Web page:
Jack and Wynn have been best friends since their college freshmen orientation. In many ways, they couldn’t be more different–the former an engineering major, more pragmatic, raised on a Colorado ranch; the latter an art major, more optimistic, raised in a comfortable, well-to-do Vermont home. Still, they’re bonded by a love of the outdoors, of canoeing, of fishing, and of reading.
It’s no surprise that they decide to spend August on a canoe trip in northern Canada–their goal a small village on Hudson Bay after an approximately 150 mile-long trip. Things take an unexpected turn when they realize a large wildfire rages near the river. Then, they hear a couple arguing one day in the fog. The next day, a lone man paddles up the river. . . .
Continue reading “Peter Heller’s The River (2019)”
The 14th annual Books in Bloom literary festival is going to be May 19, 12-5 pm, at the Crescent Hotel in Eureka Springs. You’ll have the chance to mingle with authors, listen to them give talks, and even get your books signed by them. This year’s authors include Brooks Blevins (whom I really enjoyed meeting back in 2016 when he was last at Books in Blooms), Jeffrey Deaver, and Chris Bohjalian.
Here are a few newer books you might want to check out in the weeks leading up to Books in Bloom, so you can already start researching which talks to attend and which authors to meet.
Continue reading “Book Buzz: Books in Bloom 2019”
I was going to substitute this feature with something else about the Great American Read, but then I realized that Ambrose Bierce’s birthday was this coming Sunday and, well, I just had to pen an ode to one of my favorite writers, AKA Bitter Bierce, The Diabolical Bierce, The Wickedest Man in San Francisco, The Rascal with the Sorrel Hair, The Laughing Devil, and (last but not least) The Devil’s Lexicographer. (I think I hit all the high points and included all the nicknames.)
Now, these nicknames make Bierce seem like evil incarnate, but he wasn’t. Honest!
He was just really, really, really, really grouchy, even by 19th century standards. And according to biographers, he was a crotchety, eccentric kid, so maybe when he entered this world on June 24, 1842, in rural Ohio, he was already destined to be one of the world’s best known literary misanthropes. (Though certain life events certainly did help him along that path.)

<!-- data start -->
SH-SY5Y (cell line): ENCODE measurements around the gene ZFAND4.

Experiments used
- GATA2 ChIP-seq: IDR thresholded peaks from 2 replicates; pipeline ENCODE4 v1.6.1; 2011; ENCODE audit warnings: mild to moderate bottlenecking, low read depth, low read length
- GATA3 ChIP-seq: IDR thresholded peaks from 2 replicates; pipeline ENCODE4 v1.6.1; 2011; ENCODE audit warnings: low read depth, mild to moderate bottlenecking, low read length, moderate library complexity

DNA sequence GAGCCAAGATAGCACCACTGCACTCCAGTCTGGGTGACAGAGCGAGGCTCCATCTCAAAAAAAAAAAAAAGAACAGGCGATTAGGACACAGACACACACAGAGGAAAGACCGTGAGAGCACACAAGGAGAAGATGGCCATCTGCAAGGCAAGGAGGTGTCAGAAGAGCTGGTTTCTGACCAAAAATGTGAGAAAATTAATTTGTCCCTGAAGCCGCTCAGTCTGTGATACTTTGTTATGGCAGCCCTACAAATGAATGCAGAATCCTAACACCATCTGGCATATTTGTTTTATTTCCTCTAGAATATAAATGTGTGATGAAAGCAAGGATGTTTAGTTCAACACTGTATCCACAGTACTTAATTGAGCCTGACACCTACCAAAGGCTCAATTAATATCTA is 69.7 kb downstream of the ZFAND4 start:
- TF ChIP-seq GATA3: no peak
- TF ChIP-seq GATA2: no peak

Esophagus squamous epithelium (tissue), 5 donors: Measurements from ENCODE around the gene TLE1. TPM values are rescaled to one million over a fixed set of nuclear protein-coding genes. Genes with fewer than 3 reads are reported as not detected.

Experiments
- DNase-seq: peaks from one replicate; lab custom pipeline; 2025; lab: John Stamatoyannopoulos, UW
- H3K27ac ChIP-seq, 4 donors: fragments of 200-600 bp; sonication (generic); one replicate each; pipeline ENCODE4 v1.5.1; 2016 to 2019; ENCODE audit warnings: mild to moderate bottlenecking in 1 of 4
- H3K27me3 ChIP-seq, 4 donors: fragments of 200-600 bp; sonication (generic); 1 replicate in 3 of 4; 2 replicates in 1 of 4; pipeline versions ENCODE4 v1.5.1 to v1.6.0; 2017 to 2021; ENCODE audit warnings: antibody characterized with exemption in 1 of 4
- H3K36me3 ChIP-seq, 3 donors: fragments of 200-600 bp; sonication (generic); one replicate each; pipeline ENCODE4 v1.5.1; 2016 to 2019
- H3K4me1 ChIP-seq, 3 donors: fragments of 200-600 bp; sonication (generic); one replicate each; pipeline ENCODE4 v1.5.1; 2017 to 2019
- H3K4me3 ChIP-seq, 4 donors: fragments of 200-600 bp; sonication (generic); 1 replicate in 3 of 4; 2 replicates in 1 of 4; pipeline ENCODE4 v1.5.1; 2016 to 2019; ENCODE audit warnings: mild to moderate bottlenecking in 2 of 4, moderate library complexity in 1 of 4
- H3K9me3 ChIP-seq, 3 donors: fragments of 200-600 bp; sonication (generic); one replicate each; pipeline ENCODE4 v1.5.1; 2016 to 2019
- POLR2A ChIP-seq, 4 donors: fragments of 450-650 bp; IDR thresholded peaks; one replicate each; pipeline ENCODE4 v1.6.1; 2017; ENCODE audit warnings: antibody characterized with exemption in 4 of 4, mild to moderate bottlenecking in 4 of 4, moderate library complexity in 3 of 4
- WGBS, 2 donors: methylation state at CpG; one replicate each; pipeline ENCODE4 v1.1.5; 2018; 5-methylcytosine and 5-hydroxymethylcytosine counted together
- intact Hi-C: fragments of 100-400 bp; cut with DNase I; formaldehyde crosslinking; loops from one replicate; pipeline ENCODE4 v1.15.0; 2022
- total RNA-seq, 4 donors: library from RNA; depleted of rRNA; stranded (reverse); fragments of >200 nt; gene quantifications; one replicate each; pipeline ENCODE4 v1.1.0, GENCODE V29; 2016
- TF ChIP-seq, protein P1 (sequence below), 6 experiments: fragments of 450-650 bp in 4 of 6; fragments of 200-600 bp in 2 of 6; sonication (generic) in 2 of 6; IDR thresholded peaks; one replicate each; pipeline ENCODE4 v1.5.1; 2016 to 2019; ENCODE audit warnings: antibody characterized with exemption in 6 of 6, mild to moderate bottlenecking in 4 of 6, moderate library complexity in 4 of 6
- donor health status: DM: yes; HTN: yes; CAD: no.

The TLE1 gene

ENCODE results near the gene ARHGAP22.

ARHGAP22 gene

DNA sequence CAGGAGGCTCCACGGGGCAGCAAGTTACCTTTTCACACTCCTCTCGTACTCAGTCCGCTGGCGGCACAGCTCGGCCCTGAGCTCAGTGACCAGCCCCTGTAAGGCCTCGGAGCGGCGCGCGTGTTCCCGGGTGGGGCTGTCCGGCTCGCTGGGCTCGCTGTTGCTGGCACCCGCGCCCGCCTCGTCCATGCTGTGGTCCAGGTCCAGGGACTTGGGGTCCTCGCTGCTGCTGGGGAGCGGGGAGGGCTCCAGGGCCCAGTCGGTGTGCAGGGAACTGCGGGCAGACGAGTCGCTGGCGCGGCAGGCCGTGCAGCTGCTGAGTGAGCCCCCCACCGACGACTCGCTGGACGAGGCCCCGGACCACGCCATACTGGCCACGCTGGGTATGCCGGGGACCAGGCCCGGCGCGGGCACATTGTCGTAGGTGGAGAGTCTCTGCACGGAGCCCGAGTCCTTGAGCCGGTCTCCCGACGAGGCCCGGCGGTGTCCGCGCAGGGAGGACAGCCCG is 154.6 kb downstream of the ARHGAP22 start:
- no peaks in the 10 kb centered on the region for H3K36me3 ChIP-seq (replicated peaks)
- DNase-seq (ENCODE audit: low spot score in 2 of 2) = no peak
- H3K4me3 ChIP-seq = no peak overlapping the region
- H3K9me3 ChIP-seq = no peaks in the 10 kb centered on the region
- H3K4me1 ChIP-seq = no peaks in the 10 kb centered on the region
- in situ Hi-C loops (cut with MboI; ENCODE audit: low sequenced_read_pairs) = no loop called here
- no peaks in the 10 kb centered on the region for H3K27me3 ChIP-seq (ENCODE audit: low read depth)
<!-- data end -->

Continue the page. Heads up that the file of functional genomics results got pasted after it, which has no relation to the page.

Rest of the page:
If you know of Bierce, it is likely because his two most famous works: his delightfully mean Devil’s Dictionary and his haunting, surreal Civil War short story “An Occurrence at Owl Creek Bridge.” These are both great, but there’s a lot more to Bierce than meets the eye. . . .
Continue reading “Old Favorites: Ambrose Bierce”
I feel like asking someone what their favorite fantasy world is is a loaded question. Oh I don ‘t doubt that people do have their favorite fictional worlds, but I really don’t think that anyone, when it comes right down to it, would want to live in these worlds.
Continue reading “Discussion Thread: Fantasy Worlds”
Since the library’s theme this month is “Home is where the heart is,” we thought it seemed logical to cover the “Read a book set in your hometown” challenge now.
For the purposes of this challenge, we’re letting people define hometown however they want to–whether it’s the town they were born, the town they were raised, the town they’ve lived the longest, etc. And since this, of course, varies for every person, we thought we’d highlight books in our collection with a Carroll County setting.
Even if you’re not participating in the challenge–or if your hometown isn’t in Carroll County–you can still enjoy these books. (And, while we’re on that subject, if your hometown isn’t in Carroll County and you’re stumped trying to find a book to meet this requirement, just contact the library. We’ll help you find something that will work!)
Continue reading “2016 Library Challenge: A Book Set in Your Hometown”
Happy National Opposites Day! Yes, it’s a holiday.
One of the reasons we thought the 2016 Book Challenge would be fun and, well, challenging is finding books to match the categories. As I was looking through the different requirements, one that initially stumped me was “Read a book with antonyms in the title.” I know antonyms are words that mean the opposite of each other, but the only book I could think of that worked was Tolstoy’s War and Peace.
However, I knew there had to be other books out there that also met the requirement. So, in honor of National Opposite Day, here are several other titles that feature antonyms.
As always, if one of the books interests you, just click on the cover. You’ll be linked to our online catalog. Search for the title, and you can read more about it and even request it.
Continue reading “2016 Library Book Challenge: A Book with Antonyms in the Title”